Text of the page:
In 1879, with a long sport-less winter looming, a group of players from Scarboroughâ€™s cricket club decided that the Northern seaside town needed a football team. After a brief foray into â€˜rugby footballâ€™, Scarborough Football Club played its first match of association football on the 6th November 1880, chalking up a 2-1 win on home turf: the townâ€™s cricket ground.
They had a stint playing at the townâ€™s multipurpose Recreation Ground, before moving into the Athletic Ground in 1898 where they would compete in the Northern League Second Division. The NLSD was soon replaced with a single Northern League division and the club would potter on for the next 70 years, playing through two World Wars and a number of regional division reshuffles with little consequence.
In 1968 they became a founding member of the Northern Premier League and began a period of cup success that would become their calling card in the second half of the century, winning the FA Trophy in 1973, 1976 and 1977.
The Trophy enjoyed a more lofty reputation in those days, helped in part by the globetrotting perks that a win ensured. The Anglo-Italian Cup had been downgraded to a semi-professional concern in 1976 and as such included the winners of Wembleyâ€™s non-league showpiece. Scarboroughâ€™s success saw them qualify on three occasions and they managed some impressive results despite the generally higher standard of the Italian entrants.
There was a famous win over Udinese, the Seadogs dispatching Le Zebrette (The Little Zebras) 4-0 at the Athletic Ground. In 1977 they beat a Parma side whose squad included an 18-year-old Carlo Ancelotti, and they enjoyed guest appearances from England internationals Gordon Banks and Alan Aâ€™Court in a game against Monza.
They also reached the third round of the FA Cup twice that decade, and generally had a pretty good time of it in the build-up to their centenary in 1979.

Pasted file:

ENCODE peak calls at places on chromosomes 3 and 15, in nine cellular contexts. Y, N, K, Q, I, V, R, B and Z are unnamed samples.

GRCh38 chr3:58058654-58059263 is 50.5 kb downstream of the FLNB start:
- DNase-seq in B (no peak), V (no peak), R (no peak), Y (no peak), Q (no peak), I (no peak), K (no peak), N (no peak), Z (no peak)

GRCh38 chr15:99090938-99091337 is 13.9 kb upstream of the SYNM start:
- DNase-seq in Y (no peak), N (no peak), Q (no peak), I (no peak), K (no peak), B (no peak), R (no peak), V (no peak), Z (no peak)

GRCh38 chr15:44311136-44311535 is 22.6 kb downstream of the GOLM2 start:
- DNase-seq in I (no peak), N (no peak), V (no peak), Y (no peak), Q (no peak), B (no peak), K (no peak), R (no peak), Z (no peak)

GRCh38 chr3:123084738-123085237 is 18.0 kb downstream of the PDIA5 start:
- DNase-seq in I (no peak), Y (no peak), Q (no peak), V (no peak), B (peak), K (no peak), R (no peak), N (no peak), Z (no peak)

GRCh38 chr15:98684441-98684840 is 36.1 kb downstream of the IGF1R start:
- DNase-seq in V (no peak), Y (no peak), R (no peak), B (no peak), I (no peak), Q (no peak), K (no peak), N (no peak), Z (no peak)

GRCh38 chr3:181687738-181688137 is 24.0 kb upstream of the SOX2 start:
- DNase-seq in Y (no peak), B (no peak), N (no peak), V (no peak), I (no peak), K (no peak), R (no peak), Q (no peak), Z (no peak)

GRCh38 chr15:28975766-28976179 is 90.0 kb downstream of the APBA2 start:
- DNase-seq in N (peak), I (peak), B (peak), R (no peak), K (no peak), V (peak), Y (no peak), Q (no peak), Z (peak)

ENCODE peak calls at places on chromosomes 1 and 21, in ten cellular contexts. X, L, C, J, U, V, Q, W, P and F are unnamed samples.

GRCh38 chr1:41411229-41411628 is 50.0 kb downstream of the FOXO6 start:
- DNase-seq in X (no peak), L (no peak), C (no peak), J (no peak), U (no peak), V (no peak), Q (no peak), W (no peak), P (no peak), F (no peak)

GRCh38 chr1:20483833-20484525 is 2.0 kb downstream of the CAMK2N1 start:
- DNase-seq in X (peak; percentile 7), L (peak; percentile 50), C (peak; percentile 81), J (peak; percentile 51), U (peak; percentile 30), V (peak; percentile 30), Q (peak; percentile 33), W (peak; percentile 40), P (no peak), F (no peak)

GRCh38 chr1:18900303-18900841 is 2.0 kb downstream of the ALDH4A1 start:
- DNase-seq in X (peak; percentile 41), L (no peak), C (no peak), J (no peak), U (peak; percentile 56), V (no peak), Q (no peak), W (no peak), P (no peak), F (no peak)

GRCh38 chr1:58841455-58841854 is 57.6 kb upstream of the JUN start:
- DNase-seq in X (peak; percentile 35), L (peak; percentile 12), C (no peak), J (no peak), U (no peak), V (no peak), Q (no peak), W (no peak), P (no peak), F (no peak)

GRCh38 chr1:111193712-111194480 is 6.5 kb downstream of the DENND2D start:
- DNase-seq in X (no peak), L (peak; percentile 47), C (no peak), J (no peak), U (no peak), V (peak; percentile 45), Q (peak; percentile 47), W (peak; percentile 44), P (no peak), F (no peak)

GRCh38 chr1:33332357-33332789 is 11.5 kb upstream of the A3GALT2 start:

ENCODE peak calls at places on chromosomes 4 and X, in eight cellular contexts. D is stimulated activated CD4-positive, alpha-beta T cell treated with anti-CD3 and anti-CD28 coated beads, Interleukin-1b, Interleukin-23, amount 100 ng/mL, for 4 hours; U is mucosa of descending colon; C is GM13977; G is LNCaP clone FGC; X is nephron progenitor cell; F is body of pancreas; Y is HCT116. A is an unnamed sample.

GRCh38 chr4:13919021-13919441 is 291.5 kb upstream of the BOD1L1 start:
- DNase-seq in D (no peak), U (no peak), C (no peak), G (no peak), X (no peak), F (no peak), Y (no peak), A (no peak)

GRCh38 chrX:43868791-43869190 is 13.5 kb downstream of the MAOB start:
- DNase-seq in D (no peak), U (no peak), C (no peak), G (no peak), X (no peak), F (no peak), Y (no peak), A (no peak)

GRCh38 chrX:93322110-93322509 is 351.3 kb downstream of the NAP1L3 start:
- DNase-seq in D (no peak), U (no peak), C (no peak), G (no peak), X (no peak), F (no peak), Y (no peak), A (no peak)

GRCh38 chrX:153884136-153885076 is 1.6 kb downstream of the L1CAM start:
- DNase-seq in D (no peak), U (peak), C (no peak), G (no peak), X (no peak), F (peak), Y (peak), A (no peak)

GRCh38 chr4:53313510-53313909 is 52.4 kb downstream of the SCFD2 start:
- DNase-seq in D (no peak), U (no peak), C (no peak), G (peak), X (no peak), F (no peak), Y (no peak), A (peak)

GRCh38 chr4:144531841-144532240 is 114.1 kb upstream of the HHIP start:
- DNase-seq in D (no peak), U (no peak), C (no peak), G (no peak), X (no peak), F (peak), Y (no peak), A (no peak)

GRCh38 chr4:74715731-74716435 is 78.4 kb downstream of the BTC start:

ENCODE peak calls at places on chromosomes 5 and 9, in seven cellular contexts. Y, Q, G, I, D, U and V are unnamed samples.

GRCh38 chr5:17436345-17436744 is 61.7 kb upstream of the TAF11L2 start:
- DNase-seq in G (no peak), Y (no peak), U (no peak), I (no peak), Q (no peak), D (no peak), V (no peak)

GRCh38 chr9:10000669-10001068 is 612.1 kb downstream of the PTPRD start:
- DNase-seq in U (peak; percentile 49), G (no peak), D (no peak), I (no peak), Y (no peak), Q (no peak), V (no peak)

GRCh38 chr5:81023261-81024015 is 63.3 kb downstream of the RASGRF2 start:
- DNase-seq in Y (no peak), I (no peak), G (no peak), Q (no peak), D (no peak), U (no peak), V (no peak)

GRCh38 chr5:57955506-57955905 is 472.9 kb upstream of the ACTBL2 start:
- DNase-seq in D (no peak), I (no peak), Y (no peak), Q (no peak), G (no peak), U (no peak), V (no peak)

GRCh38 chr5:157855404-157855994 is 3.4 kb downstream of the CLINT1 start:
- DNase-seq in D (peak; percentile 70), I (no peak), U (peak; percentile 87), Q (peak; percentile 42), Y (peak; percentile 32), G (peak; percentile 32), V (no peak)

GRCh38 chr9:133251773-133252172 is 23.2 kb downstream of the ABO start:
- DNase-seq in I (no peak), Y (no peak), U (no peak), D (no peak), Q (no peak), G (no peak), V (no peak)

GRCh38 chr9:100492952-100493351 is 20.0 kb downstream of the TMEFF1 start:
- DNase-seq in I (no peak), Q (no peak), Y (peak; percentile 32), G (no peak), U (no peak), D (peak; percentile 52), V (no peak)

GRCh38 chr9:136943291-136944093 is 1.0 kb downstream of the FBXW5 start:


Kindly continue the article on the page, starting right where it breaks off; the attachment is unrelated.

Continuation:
1980 saw yet another non-league reshuffle with the introduction of the Alliance Premier League, a single national league that sat just below the Football League, and Scarborough pushed for promotion to the league for the first time in their history. They managed a third-placed finish in 1981 but largely flattered to deceive and attendances fell as the team drifted to successive mid-table finishes.
This would change with the introduction of a 38-year old Neil Warnock in 1986, bringing in nine new first-team players for what was already the third stint of his burgeoning managerial career. He was in for a very tricky first season as the man who had brought him to the club, Barry Adamson, died unexpectedly. But Warnock spurred his team on in their former chairmanâ€™s honour, going 22 games unbeaten to finish as champions and secure league status for the first time in Scarboroughâ€™s 108-year history.
Speaking recently, Warnock described that promotion as the finest achievement of his early career, adding: â€œWe were 50-1 outsiders to go up but these lads had a great spirit.” He would stay at the club for another season, steering them clear of relegation before leaving for Notts in November 1988.